One of the things that really annoys me with modern computers is that they don’t use their RAM as much as they should – particularly with video and music playing.
Case in point. I was watching a movie on my new Hackintosh the other day, and the hard disk light was flashing continuously. The computer wasn’t doing anything else except watch the video, and I had more than 6GB of free RAM on the computer. However, the video player (VLC in this instance, but they all do it) wasn’t using that RAM, it was continuously reading from the HD. That’s okay for a desktop computer or a laptop with an SSD, but for a laptop with a regular HD, that’s a real waste of battery power. The 800MB video file could easily be read into RAM, then accessed by the video program.
One of the best ways to get around this problem is to create a RAM disk, something that used to be a regular feature on Apple computers. The obvious ways of doing it were removed with the introduction of Mac OS X, but the underlying capability is still there.
I was able to find out how to do this pretty quickly, through a Terminal command:
diskutil erasevolume HFS+ "ramdisk" `hdiutil attach -nomount ram://3165430`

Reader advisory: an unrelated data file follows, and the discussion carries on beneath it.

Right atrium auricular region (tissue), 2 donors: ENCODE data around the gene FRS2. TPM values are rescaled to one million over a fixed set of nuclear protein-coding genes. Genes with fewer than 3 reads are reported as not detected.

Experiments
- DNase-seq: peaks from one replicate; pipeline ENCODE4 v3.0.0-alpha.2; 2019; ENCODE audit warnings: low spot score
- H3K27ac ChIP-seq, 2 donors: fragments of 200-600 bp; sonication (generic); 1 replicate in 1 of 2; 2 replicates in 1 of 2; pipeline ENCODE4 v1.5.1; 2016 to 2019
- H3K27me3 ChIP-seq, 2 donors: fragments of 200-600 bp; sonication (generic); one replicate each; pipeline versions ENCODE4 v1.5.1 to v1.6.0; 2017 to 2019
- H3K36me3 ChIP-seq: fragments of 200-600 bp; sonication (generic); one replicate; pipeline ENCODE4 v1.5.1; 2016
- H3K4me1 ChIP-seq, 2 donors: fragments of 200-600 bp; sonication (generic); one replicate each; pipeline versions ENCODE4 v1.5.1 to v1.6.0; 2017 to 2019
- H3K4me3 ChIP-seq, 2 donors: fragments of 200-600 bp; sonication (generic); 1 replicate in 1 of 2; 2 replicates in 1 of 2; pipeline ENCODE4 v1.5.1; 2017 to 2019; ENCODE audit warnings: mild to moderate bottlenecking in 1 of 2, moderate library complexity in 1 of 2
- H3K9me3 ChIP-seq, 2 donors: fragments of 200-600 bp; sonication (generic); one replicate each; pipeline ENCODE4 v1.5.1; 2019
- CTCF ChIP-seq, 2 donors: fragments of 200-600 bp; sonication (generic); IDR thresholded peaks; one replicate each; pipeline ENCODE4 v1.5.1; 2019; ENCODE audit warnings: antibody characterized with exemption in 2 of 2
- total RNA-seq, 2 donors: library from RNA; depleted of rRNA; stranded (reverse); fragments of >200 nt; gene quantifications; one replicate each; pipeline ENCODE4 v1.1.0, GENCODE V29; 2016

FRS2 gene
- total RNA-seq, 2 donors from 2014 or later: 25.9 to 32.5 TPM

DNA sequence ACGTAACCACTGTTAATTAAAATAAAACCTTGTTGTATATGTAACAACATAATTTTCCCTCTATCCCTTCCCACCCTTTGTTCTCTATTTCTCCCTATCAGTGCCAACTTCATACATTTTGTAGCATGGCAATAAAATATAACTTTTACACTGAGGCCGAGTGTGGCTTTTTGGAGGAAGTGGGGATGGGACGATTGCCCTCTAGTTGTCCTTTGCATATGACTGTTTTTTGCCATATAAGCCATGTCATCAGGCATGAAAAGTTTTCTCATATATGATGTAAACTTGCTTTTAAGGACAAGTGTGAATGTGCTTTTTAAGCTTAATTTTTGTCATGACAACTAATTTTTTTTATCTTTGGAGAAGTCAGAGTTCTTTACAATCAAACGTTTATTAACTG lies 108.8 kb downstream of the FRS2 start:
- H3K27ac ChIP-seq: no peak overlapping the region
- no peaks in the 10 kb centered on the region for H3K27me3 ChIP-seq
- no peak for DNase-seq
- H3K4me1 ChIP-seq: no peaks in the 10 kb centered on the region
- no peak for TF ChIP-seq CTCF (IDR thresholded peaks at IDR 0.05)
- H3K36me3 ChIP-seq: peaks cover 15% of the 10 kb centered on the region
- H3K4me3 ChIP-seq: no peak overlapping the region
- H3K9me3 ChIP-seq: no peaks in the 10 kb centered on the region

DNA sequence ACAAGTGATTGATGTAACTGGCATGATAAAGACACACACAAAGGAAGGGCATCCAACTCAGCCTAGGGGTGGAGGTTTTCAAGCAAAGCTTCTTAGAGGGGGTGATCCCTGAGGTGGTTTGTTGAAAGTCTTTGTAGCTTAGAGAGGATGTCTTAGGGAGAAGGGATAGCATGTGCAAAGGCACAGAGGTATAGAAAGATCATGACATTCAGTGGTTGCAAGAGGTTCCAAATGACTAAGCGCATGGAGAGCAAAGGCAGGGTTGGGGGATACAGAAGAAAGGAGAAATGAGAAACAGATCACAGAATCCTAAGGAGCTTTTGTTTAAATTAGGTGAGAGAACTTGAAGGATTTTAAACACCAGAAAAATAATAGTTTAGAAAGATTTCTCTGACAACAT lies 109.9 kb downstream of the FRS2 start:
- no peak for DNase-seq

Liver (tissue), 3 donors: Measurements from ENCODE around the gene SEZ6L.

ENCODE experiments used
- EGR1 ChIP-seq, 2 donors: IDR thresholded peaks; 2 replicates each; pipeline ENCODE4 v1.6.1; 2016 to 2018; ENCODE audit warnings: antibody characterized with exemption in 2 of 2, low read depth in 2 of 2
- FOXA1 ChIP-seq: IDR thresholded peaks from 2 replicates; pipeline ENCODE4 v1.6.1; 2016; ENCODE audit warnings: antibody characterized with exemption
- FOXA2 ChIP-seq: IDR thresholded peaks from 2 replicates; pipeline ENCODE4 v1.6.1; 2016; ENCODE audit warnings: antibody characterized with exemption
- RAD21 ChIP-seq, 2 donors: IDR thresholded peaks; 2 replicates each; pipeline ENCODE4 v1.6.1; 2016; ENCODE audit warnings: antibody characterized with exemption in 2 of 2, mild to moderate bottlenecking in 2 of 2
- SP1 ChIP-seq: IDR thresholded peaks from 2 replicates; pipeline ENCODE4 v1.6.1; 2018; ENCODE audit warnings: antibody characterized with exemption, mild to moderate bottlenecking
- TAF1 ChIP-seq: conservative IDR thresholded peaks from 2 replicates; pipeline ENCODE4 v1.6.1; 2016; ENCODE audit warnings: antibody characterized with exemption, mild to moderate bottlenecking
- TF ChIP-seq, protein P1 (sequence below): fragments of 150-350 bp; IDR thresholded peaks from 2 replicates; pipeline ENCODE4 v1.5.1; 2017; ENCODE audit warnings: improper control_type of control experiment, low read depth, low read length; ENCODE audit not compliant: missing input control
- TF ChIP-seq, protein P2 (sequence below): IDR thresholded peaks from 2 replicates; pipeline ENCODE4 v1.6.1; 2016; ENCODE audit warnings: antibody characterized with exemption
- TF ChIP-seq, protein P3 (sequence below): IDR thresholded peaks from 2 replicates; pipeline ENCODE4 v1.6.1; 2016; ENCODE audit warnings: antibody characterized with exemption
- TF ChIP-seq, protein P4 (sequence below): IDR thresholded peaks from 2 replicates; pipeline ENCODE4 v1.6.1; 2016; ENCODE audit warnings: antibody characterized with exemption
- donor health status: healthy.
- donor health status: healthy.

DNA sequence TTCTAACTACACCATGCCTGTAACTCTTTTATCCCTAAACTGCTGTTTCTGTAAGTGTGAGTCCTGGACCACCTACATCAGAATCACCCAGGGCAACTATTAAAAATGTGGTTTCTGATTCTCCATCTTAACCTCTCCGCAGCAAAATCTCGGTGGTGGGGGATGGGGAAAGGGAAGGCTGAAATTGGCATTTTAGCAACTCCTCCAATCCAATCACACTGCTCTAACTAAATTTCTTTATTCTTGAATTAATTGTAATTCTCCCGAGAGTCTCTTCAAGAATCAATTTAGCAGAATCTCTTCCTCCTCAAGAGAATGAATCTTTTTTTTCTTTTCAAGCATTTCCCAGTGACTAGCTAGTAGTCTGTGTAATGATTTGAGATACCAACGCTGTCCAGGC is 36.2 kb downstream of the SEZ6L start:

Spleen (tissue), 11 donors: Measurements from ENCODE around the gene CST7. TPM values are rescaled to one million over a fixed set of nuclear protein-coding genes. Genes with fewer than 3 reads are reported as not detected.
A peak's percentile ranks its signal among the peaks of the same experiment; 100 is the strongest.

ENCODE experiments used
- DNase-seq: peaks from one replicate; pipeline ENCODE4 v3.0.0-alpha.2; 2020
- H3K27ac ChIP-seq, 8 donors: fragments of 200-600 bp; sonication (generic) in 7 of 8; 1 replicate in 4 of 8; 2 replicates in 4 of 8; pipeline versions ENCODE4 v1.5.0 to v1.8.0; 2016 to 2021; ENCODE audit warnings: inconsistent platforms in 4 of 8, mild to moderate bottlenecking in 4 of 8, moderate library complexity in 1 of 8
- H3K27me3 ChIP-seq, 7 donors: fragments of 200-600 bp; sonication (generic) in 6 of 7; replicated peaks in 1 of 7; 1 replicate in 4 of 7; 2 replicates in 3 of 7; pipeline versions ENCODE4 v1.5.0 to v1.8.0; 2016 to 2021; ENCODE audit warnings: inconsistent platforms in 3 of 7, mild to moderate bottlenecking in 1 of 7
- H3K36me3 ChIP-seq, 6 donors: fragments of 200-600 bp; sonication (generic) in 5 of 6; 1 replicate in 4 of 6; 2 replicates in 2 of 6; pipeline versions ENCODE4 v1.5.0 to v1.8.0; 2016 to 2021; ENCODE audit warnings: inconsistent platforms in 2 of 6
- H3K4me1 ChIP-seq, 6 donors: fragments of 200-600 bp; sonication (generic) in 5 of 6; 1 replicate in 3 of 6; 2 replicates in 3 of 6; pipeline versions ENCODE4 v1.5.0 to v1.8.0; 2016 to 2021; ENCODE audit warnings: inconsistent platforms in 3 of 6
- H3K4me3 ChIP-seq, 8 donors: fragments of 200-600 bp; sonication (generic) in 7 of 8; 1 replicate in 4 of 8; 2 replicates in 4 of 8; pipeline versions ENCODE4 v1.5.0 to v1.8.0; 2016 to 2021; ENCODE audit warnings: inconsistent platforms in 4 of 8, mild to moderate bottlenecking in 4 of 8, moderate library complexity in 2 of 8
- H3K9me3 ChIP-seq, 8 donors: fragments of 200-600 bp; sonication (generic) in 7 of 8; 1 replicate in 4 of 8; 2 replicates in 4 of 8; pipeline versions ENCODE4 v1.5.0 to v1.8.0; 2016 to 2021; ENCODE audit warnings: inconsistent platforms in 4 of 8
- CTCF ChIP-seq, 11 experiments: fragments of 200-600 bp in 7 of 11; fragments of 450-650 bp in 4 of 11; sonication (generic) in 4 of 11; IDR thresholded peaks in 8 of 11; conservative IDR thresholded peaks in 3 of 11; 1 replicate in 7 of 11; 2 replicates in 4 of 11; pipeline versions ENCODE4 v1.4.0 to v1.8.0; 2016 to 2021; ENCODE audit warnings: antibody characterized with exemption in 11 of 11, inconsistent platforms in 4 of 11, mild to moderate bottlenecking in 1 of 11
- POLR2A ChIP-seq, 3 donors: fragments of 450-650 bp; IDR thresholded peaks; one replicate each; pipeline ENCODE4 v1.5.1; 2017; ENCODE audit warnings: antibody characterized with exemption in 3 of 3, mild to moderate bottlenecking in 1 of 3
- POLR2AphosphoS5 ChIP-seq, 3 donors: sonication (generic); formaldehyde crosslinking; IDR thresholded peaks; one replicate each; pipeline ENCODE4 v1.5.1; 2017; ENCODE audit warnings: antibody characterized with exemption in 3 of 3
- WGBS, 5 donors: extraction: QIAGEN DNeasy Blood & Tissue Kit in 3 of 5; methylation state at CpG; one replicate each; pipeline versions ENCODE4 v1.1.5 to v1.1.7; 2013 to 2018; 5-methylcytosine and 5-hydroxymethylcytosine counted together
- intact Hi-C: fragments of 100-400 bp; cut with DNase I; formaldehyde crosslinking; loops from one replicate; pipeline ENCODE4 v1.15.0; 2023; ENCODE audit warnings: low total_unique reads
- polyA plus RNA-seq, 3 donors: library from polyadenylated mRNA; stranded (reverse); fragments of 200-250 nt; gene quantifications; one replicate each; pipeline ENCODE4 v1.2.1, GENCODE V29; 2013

This creates a RAM disk that’s about 1.6 GB in size. Modify the last number to make the disk larger or smaller.
One thing that the articles didn’t mention is how you can easily turn a Terminal command into an ‘executable’ that you can click on to run. So I thought that I’d post a quick ‘how to’ to show how to do this.
- Open up a text editor (I use TextWrangler) and paste the command into it.
- Save it as a text file (I call it ‘ramdisk.sh’) to the drive.
Once this is done, do a ‘get info’ on the file. Go to the selection ‘open this file with’, and select Terminal.
Once this is done, when the script is double-clicked, it will open up in Terminal and run:
This will create the ram disk, and put it on the desktop, like any other type of network or local drive.
You can then copy your video or other files to it, and get extremely fast access to those files. It’s great as well if you want to do some video editing / photo manipulation, but you have to remember it’s volatile memory. If you lose power for any reason, you’ve totally lost the contents of the drive.